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Other Radios - Wood Tabletop: Crosley 5V2 Restoration

I picked up this old Crosley basket case at a local antique mall. As you can see, the radio has been painted brown. There are also some yellow paint splatters on the radio, no doubt from being parked in a room that was being painted. I seem to be attracted to the real basket cases. I won't even be able to work on this one until next spring, as it's not really warm enough to work outdoors now. With a lot of work, this tombstone could be a really nice looking radio. The wood seems to be in decent shape, and the grillecloth is great. Also, the knobs are not original.

Electronically, the radio emits a loud shriek when powered on. I see that the tube shields from three of the tubes are missing, so I am guessing that this is what is causing that problem. Once I have some new shields in place, I can power it up again and take a closer look.

Cabinet Restoration

Stripping one side
As you can see from the photo above, the finish on the radio was a complete disaster. The only choice was to strip off the brown paint which had been slapped on in a real haphazard way. I stripped the radio one surface at a time, using Citri-Strip. I slathered the stripper on, and gave it 15-20 minutes to soak in. It lifted the brown paint right off. To my surprise, there was also a coat of green paint under the brown, so this radio had been painted twice! The photo to the right shows the finish being attacked by the Citri-Strip, with the paint bubbling up. You can see the green showing through near the bottom of the picture.

The stripped cabinet

The photo to the left shows the radio after being stripped. The chrome dial escutcheon has been removed and cleaned (it, too, had been painted brown). The feet of the radio have also been removed to facilitate stripping. I'm amazed at the wide variety of veneers present on this radio. The front has several different kinds of wood, including walnut and what appears to be maple. The top strip along the front of the radio is very deco, but I am not sure what this wood is (it's also present on my Crosley 167 and Kingston 600B, which date to a similar time). As you can see, there is considerable water damage to the top of the cabinet. I suspect the radio may have been placed in an attic or basement where water dripped on the top, causing the wood to bleach out. I may have to replace this piece of veneer, but first I will try to resurrect it. The rest of the veneer was in pretty good shape, with only a few chips here and there.

Another 5V2
One of the problems with refinishing a radio that has been painted is trying to make the radio look original, yet you have nothing to work from. At least when refinishing a lacquered radio, you know what it should look like before you begin. With a radio that's been painted, you don't have that luxury. Stein's Machine Age to Jet Age has a picture of a 5V2, but it's in black and white and isn't terribly helpful. So, before finishing the radio, I began to look for other pictures. I wasn't able to find one on any site on the Internet, even the Crosley Radios page doesn't have a 5V2. One day, however, while scanning e-Bay, I saw a 5V2 that came up for auction. The picture to the right shows the radio that was sold. I don't know if this radio had an original finish or not, but I decided to use this as my model for the restoration (I liked the look of it, original or not). It appears that the cheaper wood which forms the columns, as well as the sides and top, has been stained or toned to match the walnut panel on the front. The maple area is finished in its natural color. Crosley probably used toned lacquers to accomplish this.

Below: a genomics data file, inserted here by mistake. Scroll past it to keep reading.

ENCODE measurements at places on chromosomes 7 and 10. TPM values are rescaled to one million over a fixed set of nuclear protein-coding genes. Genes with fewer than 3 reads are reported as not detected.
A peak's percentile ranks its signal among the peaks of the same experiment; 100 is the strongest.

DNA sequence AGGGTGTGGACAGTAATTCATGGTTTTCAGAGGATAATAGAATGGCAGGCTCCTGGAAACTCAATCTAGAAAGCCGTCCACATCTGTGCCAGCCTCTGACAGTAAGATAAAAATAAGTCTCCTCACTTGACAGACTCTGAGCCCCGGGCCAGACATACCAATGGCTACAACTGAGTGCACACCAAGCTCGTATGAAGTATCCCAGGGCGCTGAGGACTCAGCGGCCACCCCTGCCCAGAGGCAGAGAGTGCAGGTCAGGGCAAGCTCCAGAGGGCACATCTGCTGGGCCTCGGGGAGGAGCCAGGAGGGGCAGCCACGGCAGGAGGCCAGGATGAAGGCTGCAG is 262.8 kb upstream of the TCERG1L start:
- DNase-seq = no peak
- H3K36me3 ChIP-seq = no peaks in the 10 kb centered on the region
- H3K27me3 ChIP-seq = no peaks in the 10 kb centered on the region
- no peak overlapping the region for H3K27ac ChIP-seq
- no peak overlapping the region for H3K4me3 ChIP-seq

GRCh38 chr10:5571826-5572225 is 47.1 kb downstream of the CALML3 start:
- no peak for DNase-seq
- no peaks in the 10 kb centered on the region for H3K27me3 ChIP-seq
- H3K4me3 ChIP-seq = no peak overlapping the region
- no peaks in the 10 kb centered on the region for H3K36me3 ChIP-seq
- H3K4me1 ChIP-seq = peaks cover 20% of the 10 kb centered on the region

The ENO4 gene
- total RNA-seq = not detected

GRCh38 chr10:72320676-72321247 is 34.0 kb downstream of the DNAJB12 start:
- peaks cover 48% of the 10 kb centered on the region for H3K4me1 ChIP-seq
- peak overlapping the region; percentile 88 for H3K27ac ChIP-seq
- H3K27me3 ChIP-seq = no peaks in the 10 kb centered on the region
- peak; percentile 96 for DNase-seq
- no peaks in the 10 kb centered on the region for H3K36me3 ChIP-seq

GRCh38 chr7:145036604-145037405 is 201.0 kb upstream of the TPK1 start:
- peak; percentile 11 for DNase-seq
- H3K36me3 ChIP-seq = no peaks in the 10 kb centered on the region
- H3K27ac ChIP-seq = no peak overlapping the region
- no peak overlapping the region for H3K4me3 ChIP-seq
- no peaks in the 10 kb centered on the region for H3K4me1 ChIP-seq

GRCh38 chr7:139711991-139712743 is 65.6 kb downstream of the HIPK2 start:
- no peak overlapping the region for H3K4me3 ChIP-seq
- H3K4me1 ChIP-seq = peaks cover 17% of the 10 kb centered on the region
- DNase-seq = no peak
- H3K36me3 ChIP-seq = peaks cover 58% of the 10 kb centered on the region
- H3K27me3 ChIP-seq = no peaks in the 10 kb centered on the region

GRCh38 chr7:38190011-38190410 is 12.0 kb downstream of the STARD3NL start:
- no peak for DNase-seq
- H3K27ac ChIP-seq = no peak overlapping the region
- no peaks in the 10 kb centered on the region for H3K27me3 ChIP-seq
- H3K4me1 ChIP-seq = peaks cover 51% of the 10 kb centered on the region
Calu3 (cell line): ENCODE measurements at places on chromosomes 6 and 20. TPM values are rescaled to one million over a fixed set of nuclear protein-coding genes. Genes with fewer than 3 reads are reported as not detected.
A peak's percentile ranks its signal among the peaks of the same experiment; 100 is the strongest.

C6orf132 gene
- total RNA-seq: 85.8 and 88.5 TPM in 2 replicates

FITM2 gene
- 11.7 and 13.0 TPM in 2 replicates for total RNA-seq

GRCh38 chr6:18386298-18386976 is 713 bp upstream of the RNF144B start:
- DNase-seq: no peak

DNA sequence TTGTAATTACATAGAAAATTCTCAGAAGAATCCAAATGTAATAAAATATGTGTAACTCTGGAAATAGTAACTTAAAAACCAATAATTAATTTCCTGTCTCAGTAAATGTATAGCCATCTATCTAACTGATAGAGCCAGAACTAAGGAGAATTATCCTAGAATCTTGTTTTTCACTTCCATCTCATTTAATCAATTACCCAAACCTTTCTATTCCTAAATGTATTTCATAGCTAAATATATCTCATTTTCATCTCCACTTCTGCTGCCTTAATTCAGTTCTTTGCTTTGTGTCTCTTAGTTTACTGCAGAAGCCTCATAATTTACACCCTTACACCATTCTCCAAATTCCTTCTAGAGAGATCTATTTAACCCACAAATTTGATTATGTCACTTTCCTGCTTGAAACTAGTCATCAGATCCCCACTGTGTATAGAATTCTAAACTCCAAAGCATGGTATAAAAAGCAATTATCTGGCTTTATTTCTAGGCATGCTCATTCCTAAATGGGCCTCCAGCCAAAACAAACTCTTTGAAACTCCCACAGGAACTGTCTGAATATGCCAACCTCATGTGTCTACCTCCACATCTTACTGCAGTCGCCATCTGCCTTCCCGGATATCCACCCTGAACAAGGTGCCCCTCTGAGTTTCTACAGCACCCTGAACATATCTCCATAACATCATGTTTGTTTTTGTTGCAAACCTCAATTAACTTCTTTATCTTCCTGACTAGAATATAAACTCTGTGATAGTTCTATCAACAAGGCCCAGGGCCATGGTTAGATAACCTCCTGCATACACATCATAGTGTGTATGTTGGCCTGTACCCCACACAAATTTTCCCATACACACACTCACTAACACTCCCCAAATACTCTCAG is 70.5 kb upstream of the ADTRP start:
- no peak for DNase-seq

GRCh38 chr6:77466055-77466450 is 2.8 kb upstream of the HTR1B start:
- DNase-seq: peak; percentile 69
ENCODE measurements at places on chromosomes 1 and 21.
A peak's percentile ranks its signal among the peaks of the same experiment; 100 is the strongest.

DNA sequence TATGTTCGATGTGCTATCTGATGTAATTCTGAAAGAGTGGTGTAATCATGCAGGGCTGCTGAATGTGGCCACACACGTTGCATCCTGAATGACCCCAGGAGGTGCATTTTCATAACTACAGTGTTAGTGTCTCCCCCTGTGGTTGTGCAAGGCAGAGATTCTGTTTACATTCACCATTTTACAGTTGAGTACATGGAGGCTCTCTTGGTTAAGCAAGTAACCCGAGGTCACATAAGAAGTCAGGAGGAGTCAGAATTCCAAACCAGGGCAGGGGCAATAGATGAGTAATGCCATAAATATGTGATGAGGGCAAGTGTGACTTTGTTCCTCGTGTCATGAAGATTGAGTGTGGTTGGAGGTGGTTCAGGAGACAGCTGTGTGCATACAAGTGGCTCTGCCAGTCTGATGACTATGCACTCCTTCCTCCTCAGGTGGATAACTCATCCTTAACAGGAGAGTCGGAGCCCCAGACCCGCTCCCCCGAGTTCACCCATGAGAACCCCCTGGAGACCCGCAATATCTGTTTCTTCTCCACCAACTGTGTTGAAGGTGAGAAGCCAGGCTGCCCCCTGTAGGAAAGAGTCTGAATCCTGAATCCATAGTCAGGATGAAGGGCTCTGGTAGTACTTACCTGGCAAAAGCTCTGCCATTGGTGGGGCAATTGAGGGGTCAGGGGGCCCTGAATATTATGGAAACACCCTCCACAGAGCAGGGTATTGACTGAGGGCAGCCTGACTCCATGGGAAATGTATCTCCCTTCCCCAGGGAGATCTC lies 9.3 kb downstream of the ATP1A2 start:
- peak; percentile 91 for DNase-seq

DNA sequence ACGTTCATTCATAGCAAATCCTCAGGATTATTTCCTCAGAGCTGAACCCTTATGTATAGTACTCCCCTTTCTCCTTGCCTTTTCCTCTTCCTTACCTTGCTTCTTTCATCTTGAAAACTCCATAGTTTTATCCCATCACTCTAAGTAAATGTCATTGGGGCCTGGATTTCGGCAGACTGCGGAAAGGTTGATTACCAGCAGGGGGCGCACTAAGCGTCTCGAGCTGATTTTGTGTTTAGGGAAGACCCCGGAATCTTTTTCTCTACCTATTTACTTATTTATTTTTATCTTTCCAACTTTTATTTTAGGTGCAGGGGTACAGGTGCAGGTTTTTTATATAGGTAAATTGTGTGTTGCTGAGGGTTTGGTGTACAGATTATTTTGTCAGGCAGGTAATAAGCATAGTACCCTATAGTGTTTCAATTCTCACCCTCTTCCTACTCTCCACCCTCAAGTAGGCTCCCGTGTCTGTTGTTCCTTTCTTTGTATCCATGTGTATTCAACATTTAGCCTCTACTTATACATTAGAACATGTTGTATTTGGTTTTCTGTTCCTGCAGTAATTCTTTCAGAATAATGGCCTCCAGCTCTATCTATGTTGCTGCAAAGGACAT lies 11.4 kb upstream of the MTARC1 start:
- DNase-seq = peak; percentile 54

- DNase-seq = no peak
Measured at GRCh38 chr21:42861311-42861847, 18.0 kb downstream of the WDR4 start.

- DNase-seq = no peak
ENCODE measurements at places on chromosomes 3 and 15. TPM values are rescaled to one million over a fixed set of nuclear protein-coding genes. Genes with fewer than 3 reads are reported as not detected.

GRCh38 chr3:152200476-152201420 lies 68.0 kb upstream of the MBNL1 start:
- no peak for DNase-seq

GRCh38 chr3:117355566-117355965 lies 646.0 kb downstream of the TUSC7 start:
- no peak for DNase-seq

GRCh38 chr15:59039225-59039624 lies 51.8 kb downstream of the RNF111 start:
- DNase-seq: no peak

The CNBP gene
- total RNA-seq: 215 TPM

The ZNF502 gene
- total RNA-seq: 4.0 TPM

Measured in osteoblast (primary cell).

With new veneer on top

After a bit of work on the top of the radio, it became apparent that I was going to have to replace the top veneer. The top had severe water damage, and the wood was just too far gone to save. The top was already separating from other areas, so it was fairly easy to remove the veneer. In fact, it came off in one piece. Unlike other veneers, this one was twice as thick as normal. In order to make the new top level with the ends of the radio, I had to put two layers of veneer down. The first was an old piece of cherry veneer that I had no use for. Then I put down a nice piece of walnut on top of it. I then proceeded to stain and lacquer the cabinet. However, when I was done, I just wasn't happy with the result. The original top (and sides) were not made of walnut, and the grain of the new walnut veneer on the top just didn't look right against the grain of the other wood on the sides. I couldn't tell what kind of wood the original top was made out of, but my guess was birch or cherry. So, I sort of started over. I removed the toned lacquer that I had already sprayed on, and lifted the new veneer off the top. Instead of walnut, this time I used another piece of cherry. The new veneered top can be seen in the photo on the left.
After Toning Lacquer

After installing the new veneer, I sanded the case lightly and then applied a coat of stain. Because the top veneer was a different color, I mixed several stains to get a color that was similar. After the staining, I used toning lacquers on the case. I used Perfect Brown, and tried to match the top, sides, and columns as closely as possible. The other front panels which are zebrawood, maple, and walnut, were not toned. I'm certainly not 100% that this is the correct appearance for this radio, but I think it's close. The cabinet can be seen on the right, with the escutcheon and original (but torn) grille cloth installed. The feet are still not present and need to be lacquered. I still need to come up with three original knobs, as well.

Electronic Restoration

Replacement capacitors are on order....